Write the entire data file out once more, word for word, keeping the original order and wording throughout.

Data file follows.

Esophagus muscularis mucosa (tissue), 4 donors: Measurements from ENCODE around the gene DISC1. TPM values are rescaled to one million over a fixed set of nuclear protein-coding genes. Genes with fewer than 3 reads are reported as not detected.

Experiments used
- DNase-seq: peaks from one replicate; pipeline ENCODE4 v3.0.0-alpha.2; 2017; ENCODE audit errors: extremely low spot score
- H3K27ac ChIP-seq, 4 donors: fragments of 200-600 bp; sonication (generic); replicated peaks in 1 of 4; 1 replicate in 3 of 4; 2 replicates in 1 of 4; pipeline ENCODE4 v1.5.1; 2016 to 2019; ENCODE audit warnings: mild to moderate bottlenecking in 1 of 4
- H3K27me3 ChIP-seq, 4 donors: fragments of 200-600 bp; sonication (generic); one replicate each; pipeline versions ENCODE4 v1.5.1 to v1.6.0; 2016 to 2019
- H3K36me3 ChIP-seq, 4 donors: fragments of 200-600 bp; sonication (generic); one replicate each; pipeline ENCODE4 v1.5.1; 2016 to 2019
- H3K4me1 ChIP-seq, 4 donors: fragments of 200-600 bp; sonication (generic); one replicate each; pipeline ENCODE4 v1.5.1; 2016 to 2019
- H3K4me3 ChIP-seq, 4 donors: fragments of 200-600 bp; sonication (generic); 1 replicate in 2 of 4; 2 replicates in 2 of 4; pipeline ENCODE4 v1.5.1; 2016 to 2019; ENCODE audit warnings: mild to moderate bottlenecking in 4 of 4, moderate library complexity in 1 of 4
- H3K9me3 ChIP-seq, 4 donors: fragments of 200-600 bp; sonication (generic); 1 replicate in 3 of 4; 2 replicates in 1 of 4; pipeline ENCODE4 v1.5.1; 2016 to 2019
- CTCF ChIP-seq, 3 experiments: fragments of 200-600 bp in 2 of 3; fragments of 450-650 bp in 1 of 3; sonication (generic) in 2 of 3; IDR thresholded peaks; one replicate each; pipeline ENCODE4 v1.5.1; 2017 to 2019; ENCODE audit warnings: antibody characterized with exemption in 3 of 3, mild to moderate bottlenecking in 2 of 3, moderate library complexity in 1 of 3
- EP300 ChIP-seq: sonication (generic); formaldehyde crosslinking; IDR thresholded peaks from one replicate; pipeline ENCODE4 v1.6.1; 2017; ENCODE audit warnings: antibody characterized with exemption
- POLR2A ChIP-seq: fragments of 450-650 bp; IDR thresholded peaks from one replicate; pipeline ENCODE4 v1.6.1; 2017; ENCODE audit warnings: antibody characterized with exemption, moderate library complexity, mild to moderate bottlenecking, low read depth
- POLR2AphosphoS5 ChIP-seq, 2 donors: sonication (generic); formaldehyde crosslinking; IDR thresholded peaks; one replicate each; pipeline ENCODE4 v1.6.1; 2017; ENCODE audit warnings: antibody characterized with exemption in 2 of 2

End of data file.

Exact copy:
Esophagus muscularis mucosa (tissue), 4 donors: Measurements from ENCODE around the gene DISC1. TPM values are rescaled to one million over a fixed set of nuclear protein-coding genes. Genes with fewer than 3 reads are reported as not detected.

Experiments used
- DNase-seq: peaks from one replicate; pipeline ENCODE4 v3.0.0-alpha.2; 2017; ENCODE audit errors: extremely low spot score
- H3K27ac ChIP-seq, 4 donors: fragments of 200-600 bp; sonication (generic); replicated peaks in 1 of 4; 1 replicate in 3 of 4; 2 replicates in 1 of 4; pipeline ENCODE4 v1.5.1; 2016 to 2019; ENCODE audit warnings: mild to moderate bottlenecking in 1 of 4
- H3K27me3 ChIP-seq, 4 donors: fragments of 200-600 bp; sonication (generic); one replicate each; pipeline versions ENCODE4 v1.5.1 to v1.6.0; 2016 to 2019
- H3K36me3 ChIP-seq, 4 donors: fragments of 200-600 bp; sonication (generic); one replicate each; pipeline ENCODE4 v1.5.1; 2016 to 2019
- H3K4me1 ChIP-seq, 4 donors: fragments of 200-600 bp; sonication (generic); one replicate each; pipeline ENCODE4 v1.5.1; 2016 to 2019
- H3K4me3 ChIP-seq, 4 donors: fragments of 200-600 bp; sonication (generic); 1 replicate in 2 of 4; 2 replicates in 2 of 4; pipeline ENCODE4 v1.5.1; 2016 to 2019; ENCODE audit warnings: mild to moderate bottlenecking in 4 of 4, moderate library complexity in 1 of 4
- H3K9me3 ChIP-seq, 4 donors: fragments of 200-600 bp; sonication (generic); 1 replicate in 3 of 4; 2 replicates in 1 of 4; pipeline ENCODE4 v1.5.1; 2016 to 2019
- CTCF ChIP-seq, 3 experiments: fragments of 200-600 bp in 2 of 3; fragments of 450-650 bp in 1 of 3; sonication (generic) in 2 of 3; IDR thresholded peaks; one replicate each; pipeline ENCODE4 v1.5.1; 2017 to 2019; ENCODE audit warnings: antibody characterized with exemption in 3 of 3, mild to moderate bottlenecking in 2 of 3, moderate library complexity in 1 of 3
- EP300 ChIP-seq: sonication (generic); formaldehyde crosslinking; IDR thresholded peaks from one replicate; pipeline ENCODE4 v1.6.1; 2017; ENCODE audit warnings: antibody characterized with exemption
- POLR2A ChIP-seq: fragments of 450-650 bp; IDR thresholded peaks from one replicate; pipeline ENCODE4 v1.6.1; 2017; ENCODE audit warnings: antibody characterized with exemption, moderate library complexity, mild to moderate bottlenecking, low read depth
- POLR2AphosphoS5 ChIP-seq, 2 donors: sonication (generic); formaldehyde crosslinking; IDR thresholded peaks; one replicate each; pipeline ENCODE4 v1.6.1; 2017; ENCODE audit warnings: antibody characterized with exemption in 2 of 2